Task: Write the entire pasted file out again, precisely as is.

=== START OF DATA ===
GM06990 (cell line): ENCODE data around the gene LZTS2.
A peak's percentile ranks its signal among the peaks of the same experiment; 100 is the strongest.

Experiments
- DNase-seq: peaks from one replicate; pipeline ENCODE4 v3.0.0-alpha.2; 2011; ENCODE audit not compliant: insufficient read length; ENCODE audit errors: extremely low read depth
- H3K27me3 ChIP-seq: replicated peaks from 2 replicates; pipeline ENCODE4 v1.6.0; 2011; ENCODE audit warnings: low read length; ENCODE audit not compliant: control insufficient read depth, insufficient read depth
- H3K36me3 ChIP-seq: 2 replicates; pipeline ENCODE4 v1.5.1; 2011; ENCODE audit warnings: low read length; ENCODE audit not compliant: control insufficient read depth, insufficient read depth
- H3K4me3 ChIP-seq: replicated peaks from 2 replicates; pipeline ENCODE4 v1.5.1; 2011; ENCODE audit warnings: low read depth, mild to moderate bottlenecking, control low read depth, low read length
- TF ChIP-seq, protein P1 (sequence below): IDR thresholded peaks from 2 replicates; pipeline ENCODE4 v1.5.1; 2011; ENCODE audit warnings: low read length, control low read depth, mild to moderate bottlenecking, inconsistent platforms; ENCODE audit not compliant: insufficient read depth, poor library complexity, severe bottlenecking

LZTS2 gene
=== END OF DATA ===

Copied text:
GM06990 (cell line): ENCODE data around the gene LZTS2.
A peak's percentile ranks its signal among the peaks of the same experiment; 100 is the strongest.

Experiments
- DNase-seq: peaks from one replicate; pipeline ENCODE4 v3.0.0-alpha.2; 2011; ENCODE audit not compliant: insufficient read length; ENCODE audit errors: extremely low read depth
- H3K27me3 ChIP-seq: replicated peaks from 2 replicates; pipeline ENCODE4 v1.6.0; 2011; ENCODE audit warnings: low read length; ENCODE audit not compliant: control insufficient read depth, insufficient read depth
- H3K36me3 ChIP-seq: 2 replicates; pipeline ENCODE4 v1.5.1; 2011; ENCODE audit warnings: low read length; ENCODE audit not compliant: control insufficient read depth, insufficient read depth
- H3K4me3 ChIP-seq: replicated peaks from 2 replicates; pipeline ENCODE4 v1.5.1; 2011; ENCODE audit warnings: low read depth, mild to moderate bottlenecking, control low read depth, low read length
- TF ChIP-seq, protein P1 (sequence below): IDR thresholded peaks from 2 replicates; pipeline ENCODE4 v1.5.1; 2011; ENCODE audit warnings: low read length, control low read depth, mild to moderate bottlenecking, inconsistent platforms; ENCODE audit not compliant: insufficient read depth, poor library complexity, severe bottlenecking

LZTS2 gene